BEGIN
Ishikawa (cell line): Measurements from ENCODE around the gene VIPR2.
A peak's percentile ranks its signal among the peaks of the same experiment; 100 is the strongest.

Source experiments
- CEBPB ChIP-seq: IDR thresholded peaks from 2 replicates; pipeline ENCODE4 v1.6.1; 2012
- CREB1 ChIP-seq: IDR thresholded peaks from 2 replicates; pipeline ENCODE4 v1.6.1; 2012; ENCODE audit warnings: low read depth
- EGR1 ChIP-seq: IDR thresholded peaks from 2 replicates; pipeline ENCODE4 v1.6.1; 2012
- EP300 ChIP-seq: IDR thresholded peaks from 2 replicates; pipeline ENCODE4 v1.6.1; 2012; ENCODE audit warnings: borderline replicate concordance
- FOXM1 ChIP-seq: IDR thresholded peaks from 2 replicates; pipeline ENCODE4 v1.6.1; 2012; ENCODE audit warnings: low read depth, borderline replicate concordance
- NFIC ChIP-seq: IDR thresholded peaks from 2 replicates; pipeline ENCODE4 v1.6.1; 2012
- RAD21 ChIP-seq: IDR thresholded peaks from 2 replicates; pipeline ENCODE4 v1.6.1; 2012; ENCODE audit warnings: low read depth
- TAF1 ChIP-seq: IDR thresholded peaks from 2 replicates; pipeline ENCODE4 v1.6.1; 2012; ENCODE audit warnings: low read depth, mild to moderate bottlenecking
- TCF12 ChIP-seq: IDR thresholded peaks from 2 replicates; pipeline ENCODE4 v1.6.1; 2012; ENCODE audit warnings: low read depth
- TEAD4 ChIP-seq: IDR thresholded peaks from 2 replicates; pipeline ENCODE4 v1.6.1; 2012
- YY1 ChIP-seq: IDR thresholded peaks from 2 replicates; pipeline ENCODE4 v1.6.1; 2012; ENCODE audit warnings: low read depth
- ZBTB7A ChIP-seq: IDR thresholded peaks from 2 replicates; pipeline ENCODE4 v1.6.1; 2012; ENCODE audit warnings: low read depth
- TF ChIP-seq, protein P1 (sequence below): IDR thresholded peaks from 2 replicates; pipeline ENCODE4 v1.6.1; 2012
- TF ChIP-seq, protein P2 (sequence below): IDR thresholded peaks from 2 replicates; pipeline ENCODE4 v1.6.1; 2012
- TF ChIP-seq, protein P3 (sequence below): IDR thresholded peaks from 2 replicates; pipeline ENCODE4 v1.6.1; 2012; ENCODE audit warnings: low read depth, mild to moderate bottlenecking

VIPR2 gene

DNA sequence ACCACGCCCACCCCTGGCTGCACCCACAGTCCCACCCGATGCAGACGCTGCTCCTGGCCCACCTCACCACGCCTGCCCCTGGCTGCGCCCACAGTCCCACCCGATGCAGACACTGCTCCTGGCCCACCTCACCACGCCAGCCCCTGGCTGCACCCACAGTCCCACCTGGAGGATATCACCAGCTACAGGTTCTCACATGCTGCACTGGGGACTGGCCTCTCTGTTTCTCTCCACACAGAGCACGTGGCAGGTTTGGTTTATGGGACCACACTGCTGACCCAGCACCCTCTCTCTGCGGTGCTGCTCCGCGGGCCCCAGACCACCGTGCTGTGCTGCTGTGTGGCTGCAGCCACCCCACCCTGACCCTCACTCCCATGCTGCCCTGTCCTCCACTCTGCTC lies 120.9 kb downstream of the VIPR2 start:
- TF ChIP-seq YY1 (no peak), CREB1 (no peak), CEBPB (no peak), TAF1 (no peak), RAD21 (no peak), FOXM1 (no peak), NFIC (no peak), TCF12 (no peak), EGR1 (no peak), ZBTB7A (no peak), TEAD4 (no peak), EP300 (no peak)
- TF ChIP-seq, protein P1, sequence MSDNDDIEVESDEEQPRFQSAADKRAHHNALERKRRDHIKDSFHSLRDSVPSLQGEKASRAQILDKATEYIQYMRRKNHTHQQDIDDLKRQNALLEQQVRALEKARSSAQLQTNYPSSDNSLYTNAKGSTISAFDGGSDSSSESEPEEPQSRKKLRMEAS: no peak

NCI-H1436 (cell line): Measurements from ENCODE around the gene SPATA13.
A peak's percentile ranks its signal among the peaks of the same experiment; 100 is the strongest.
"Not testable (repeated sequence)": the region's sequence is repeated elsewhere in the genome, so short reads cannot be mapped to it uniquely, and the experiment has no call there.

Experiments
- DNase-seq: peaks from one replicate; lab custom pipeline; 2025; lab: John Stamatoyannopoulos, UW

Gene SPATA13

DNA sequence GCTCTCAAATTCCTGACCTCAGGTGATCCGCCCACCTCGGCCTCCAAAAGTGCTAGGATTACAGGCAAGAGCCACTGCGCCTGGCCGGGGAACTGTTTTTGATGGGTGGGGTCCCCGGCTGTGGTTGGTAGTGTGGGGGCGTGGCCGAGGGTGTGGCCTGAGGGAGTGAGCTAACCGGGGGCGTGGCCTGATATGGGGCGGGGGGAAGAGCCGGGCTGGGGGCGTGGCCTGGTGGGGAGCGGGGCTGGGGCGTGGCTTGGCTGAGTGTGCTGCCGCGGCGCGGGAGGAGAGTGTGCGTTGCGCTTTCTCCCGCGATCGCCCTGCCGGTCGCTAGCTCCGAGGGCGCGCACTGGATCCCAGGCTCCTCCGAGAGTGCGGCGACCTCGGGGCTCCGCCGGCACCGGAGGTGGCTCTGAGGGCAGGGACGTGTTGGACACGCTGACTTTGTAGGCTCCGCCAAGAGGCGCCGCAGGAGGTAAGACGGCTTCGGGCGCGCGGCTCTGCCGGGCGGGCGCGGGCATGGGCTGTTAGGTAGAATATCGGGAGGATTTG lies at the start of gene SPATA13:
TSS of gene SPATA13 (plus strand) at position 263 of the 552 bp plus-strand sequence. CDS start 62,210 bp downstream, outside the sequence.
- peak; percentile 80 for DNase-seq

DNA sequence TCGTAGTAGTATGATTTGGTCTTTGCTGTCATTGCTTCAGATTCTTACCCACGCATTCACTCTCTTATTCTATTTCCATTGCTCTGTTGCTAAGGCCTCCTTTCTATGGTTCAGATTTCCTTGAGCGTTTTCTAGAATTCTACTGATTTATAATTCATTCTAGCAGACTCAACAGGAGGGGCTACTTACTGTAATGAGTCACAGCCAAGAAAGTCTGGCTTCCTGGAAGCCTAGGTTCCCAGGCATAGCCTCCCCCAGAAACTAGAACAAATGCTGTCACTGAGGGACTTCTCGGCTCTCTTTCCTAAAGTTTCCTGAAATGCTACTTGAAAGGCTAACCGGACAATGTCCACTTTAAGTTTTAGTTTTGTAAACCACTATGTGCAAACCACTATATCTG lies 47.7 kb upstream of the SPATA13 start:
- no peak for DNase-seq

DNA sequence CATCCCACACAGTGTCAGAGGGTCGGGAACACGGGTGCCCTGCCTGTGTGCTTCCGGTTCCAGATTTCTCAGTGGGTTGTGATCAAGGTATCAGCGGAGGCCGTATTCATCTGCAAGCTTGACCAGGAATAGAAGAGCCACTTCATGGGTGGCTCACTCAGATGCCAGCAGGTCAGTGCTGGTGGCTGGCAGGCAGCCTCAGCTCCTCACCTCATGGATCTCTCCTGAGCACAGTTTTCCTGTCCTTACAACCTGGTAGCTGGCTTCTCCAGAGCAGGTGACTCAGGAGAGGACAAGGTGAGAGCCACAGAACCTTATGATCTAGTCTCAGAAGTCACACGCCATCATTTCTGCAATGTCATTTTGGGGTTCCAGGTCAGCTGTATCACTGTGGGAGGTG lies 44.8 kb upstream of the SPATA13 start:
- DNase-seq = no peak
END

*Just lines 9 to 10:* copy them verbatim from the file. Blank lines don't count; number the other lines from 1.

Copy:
- NFIC ChIP-seq: IDR thresholded peaks from 2 replicates; pipeline ENCODE4 v1.6.1; 2012
- RAD21 ChIP-seq: IDR thresholded peaks from 2 replicates; pipeline ENCODE4 v1.6.1; 2012; ENCODE audit warnings: low read depth